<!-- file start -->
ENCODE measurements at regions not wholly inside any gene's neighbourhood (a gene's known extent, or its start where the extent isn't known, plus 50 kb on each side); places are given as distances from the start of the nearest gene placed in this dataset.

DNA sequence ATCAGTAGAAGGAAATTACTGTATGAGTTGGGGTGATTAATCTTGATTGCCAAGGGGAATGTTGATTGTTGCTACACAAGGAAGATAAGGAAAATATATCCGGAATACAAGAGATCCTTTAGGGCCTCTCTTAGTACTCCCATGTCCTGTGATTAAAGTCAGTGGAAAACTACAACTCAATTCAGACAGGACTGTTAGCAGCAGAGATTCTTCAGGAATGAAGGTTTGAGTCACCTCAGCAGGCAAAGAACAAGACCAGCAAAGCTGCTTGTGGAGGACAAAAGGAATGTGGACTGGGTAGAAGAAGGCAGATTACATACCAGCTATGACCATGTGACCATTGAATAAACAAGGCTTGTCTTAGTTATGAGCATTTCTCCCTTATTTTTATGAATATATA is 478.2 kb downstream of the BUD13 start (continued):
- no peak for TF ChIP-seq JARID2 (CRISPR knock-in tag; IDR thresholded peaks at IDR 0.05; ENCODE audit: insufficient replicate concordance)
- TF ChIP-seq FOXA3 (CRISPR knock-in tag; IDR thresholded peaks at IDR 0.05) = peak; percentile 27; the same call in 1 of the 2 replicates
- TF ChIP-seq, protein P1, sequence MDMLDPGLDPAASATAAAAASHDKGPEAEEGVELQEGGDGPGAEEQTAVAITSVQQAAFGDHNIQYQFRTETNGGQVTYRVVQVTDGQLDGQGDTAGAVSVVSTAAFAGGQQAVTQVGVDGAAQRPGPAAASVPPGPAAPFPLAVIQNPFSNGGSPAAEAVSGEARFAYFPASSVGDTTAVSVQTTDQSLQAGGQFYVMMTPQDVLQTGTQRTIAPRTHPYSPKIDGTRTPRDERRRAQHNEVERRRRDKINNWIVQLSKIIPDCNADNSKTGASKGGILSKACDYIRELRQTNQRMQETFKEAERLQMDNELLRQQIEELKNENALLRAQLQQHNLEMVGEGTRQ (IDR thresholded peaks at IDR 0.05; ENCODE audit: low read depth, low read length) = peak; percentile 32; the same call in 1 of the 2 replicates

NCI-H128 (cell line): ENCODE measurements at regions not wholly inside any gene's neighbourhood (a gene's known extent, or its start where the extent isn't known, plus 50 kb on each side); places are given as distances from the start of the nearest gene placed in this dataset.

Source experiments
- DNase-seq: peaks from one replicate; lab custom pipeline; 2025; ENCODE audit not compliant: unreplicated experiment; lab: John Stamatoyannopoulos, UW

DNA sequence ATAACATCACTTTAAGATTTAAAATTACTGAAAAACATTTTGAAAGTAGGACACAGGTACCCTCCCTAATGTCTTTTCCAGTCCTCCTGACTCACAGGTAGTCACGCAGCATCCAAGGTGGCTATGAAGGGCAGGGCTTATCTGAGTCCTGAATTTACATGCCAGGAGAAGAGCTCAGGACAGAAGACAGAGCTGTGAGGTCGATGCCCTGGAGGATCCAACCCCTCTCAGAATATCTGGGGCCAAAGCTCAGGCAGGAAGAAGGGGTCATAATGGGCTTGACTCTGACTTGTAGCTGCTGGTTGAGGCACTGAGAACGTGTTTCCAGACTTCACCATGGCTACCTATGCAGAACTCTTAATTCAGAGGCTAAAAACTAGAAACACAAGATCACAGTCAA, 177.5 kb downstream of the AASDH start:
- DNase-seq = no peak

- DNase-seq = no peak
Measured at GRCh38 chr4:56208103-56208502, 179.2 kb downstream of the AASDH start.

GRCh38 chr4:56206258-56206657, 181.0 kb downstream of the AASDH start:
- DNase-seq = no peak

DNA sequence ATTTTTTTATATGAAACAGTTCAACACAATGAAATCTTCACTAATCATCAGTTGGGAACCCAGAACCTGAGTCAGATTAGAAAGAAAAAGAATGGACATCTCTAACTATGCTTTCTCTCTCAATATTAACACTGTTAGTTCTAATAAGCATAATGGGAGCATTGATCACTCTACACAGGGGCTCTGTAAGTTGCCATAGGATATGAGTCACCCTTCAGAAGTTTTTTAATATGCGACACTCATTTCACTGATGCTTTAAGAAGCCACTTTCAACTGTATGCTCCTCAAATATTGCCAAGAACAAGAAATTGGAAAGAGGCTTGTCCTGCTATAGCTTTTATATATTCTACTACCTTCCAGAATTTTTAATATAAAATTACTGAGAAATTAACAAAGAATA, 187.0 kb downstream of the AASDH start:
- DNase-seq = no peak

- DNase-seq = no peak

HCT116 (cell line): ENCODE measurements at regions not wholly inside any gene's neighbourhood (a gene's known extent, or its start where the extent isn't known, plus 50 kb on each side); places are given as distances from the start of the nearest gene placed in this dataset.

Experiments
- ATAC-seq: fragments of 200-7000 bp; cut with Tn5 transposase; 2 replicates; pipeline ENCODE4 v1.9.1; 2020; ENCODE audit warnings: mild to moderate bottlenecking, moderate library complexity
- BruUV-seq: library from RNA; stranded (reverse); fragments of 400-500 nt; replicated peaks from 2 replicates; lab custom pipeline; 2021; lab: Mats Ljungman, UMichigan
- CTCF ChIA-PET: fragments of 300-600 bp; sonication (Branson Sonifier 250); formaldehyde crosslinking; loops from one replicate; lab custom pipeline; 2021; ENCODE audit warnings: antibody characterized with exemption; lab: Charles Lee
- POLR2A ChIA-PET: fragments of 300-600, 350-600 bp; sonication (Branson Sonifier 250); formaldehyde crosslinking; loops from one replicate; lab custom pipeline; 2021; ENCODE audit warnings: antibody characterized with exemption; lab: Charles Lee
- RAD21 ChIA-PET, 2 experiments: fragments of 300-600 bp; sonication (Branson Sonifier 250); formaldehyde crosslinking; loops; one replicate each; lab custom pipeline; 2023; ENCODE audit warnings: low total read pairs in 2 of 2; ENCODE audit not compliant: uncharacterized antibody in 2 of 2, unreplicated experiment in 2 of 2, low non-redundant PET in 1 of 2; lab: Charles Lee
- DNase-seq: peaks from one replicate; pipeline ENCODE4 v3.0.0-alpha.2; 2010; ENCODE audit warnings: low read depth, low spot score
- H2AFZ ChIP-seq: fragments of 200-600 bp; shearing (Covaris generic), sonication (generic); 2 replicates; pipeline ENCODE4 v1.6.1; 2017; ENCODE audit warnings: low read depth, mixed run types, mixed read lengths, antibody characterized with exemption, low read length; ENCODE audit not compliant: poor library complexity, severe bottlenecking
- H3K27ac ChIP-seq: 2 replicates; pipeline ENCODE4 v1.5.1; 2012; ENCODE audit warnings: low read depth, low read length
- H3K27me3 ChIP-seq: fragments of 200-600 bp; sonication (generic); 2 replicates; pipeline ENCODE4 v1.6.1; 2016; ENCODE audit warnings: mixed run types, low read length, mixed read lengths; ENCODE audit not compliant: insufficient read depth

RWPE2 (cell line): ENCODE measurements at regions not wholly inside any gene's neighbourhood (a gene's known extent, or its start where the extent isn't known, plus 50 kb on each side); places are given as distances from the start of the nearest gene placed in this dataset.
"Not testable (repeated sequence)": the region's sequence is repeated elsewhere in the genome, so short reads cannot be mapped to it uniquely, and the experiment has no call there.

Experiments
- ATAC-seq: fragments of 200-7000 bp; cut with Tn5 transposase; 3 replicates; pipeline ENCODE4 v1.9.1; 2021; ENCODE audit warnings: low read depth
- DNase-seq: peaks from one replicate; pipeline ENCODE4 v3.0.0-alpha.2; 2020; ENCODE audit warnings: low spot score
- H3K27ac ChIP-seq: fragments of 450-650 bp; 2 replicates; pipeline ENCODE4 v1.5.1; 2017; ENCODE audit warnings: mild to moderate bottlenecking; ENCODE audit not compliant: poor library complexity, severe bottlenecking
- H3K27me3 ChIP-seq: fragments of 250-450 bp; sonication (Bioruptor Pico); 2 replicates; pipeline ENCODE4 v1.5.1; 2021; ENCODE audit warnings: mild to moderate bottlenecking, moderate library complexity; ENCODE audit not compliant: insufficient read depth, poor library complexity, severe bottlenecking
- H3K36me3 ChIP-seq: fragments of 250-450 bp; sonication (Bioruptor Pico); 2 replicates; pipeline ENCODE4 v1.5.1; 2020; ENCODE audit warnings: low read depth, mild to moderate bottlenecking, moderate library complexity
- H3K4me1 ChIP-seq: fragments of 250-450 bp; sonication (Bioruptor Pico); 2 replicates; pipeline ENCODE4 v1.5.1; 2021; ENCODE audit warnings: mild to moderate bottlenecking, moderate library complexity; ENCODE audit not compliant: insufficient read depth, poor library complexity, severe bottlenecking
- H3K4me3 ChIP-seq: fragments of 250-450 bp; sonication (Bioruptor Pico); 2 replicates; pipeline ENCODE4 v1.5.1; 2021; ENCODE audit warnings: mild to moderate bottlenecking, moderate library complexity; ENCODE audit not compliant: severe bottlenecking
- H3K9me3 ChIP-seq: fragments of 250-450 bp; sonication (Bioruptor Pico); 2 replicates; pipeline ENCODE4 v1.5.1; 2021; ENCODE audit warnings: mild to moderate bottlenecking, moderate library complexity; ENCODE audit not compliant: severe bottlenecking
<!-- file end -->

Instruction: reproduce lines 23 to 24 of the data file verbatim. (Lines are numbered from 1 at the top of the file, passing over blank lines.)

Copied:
- POLR2A ChIA-PET: fragments of 300-600, 350-600 bp; sonication (Branson Sonifier 250); formaldehyde crosslinking; loops from one replicate; lab custom pipeline; 2021; ENCODE audit warnings: antibody characterized with exemption; lab: Charles Lee
- RAD21 ChIA-PET, 2 experiments: fragments of 300-600 bp; sonication (Branson Sonifier 250); formaldehyde crosslinking; loops; one replicate each; lab custom pipeline; 2023; ENCODE audit warnings: low total read pairs in 2 of 2; ENCODE audit not compliant: uncharacterized antibody in 2 of 2, unreplicated experiment in 2 of 2, low non-redundant PET in 1 of 2; lab: Charles Lee